June 29, 2018
Artificial intelligence is poised to disrupt nearly every industry, including the venerable knowledge fields. Some AI evangelists tout the technology will overhaul many of these fields and replace the need for human workers entirely. While it may reduce the number of jobs in some industries, it will most likely supplement the work done by human workers. After all, a lot of what human workers do on a day to day basis far exceeds the tasks carried out on computers.
A recent article published by Above the Law highlights how AI will make lawyers work smarter. AI already exists in the workflow of many legal professionals making them work more efficiently and effectively.
Legal Research and Natural Language Processing
Lawyers spend a lot of time conducting legal research primarily scouring through case law to corroborate an argument. Searching through online legal sources previously required knowing exactly how to search for the right terms to come up with fruitful results. Now, major legal research sources such as Westlaw leverage AI to help make the search process easier and more effective through natural language processing. The search engine can process searches with inputs akin to how someone would actually say them.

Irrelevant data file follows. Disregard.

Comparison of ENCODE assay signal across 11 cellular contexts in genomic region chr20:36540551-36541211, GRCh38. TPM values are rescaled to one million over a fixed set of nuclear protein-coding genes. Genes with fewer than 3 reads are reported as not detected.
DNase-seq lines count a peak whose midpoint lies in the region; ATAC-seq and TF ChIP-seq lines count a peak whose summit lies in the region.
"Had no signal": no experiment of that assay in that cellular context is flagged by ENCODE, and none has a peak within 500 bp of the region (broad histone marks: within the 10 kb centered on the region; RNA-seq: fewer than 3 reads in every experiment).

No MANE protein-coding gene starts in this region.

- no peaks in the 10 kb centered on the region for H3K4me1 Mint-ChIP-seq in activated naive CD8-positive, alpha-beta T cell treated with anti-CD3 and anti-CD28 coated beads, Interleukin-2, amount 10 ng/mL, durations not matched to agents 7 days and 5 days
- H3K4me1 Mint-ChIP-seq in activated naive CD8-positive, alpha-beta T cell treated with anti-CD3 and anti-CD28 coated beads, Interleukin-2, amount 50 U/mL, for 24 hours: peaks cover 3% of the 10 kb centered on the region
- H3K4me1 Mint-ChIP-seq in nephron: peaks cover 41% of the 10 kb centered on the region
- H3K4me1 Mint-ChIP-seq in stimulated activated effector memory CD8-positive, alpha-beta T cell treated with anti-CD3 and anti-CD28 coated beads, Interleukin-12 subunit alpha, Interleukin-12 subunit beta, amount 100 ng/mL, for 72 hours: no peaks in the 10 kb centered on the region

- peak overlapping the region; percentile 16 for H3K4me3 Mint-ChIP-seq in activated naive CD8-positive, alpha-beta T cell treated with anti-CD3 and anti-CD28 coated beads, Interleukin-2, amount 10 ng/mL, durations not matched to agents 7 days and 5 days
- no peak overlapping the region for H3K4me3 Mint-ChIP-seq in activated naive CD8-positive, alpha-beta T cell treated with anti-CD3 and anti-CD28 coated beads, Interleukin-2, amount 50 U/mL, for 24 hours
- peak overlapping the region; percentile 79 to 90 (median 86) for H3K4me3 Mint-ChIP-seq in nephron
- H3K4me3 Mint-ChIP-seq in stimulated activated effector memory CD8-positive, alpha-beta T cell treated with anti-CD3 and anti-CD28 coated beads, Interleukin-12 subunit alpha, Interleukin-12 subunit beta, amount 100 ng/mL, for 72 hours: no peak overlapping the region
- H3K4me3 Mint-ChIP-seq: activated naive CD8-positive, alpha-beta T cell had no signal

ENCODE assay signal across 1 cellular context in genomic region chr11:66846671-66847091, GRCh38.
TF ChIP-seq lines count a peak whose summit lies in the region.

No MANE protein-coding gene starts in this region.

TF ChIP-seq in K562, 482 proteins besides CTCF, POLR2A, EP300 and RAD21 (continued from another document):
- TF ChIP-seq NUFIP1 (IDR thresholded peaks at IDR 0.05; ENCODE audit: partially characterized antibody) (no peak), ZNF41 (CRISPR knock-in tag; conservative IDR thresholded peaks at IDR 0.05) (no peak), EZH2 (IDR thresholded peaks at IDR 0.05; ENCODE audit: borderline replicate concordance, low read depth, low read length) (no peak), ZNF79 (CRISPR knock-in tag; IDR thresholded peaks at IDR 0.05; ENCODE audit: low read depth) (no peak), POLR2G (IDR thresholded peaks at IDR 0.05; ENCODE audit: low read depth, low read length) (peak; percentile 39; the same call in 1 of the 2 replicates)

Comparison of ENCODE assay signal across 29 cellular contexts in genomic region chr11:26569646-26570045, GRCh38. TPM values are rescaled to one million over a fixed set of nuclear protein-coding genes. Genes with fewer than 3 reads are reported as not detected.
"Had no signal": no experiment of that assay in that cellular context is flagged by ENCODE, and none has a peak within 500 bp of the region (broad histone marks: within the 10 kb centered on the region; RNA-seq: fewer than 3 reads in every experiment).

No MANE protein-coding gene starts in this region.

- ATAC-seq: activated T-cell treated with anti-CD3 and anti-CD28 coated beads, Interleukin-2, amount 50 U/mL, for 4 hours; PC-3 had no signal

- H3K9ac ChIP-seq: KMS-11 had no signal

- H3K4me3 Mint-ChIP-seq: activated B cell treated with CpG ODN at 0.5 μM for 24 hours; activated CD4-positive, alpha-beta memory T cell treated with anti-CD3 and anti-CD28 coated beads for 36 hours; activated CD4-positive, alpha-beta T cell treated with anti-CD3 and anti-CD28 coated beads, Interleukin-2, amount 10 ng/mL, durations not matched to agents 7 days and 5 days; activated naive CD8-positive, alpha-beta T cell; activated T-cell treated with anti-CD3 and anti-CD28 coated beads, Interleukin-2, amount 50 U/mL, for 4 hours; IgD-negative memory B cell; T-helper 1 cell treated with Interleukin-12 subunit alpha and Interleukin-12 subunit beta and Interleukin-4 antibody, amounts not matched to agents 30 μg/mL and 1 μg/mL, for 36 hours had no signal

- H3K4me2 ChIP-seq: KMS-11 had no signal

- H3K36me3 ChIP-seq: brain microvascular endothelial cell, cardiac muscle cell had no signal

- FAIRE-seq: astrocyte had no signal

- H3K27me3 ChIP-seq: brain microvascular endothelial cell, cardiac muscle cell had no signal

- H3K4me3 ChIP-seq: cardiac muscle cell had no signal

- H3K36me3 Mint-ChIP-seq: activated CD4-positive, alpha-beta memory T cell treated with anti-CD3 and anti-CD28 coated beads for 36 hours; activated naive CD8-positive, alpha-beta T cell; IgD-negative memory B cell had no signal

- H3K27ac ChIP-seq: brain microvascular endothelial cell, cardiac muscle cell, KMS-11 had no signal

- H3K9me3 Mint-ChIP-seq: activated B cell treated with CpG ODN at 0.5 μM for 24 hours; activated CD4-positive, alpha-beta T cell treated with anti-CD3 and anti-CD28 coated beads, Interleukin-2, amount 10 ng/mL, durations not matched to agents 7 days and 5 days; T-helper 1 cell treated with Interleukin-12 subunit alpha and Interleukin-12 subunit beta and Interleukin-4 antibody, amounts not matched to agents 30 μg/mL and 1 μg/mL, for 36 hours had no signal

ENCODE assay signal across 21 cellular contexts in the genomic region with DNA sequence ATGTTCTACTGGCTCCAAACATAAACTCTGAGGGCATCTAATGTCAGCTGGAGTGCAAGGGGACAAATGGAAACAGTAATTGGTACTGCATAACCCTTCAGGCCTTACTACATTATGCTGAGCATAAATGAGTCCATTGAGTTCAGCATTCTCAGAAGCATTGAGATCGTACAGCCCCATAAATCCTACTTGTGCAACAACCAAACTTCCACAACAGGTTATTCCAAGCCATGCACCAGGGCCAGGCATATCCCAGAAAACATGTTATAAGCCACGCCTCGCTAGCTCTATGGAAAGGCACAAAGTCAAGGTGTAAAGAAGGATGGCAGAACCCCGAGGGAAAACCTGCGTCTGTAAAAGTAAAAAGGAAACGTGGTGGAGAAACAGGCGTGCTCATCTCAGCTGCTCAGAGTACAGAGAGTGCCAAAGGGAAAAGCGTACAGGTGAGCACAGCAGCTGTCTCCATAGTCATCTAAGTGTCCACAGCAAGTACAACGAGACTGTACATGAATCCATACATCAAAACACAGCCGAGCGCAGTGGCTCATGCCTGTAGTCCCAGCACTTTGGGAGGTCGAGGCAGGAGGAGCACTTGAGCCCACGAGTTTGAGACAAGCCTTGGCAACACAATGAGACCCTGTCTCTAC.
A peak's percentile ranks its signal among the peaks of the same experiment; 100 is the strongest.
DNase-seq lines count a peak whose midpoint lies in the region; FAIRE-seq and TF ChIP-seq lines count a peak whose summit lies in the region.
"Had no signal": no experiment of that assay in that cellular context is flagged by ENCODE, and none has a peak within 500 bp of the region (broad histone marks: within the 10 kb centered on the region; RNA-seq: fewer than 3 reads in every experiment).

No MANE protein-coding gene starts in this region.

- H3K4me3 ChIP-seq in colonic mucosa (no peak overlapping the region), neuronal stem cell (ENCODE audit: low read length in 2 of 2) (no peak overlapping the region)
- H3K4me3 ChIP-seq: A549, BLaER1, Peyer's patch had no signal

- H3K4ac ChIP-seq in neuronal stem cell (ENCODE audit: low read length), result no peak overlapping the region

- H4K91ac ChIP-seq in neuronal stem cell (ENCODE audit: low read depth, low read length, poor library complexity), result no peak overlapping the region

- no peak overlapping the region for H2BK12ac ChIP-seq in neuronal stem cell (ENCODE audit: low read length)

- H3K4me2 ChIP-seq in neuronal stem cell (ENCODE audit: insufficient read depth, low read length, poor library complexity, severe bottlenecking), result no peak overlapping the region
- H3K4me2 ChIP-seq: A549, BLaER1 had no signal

The discovery process also requires sifting through copious amounts of electronic documents. Document software powered by machine learning help quickly identify duplicate information and relevant legal information to the issues involved in the case.
Reviewing contracts makes up a large portion of the workload for attorneys in a wide array of fields. The article emphasizes that lawyers, especially in M&A, lean on AI to review large numbers of contracts. AI embedded in legal software allows attorneys to quickly make comparisons between contracts to find similarities and differences.
Contracts continue to be a hot topic in the tech zeitgeist with the development of smart contracts executed on the blockchain. Some believe smart contracts will start to obsolesce middlemen and attorneys for basic contracts altogether. In a perfect world, this may be true. However, the parties involved need to establish the terms and coding correctly from the beginning. Those without legal knowledge are bound to make mistakes. While attorneys may spend less time working on contracts in the future, it’s unrealistic to think they will be removed from the process altogether.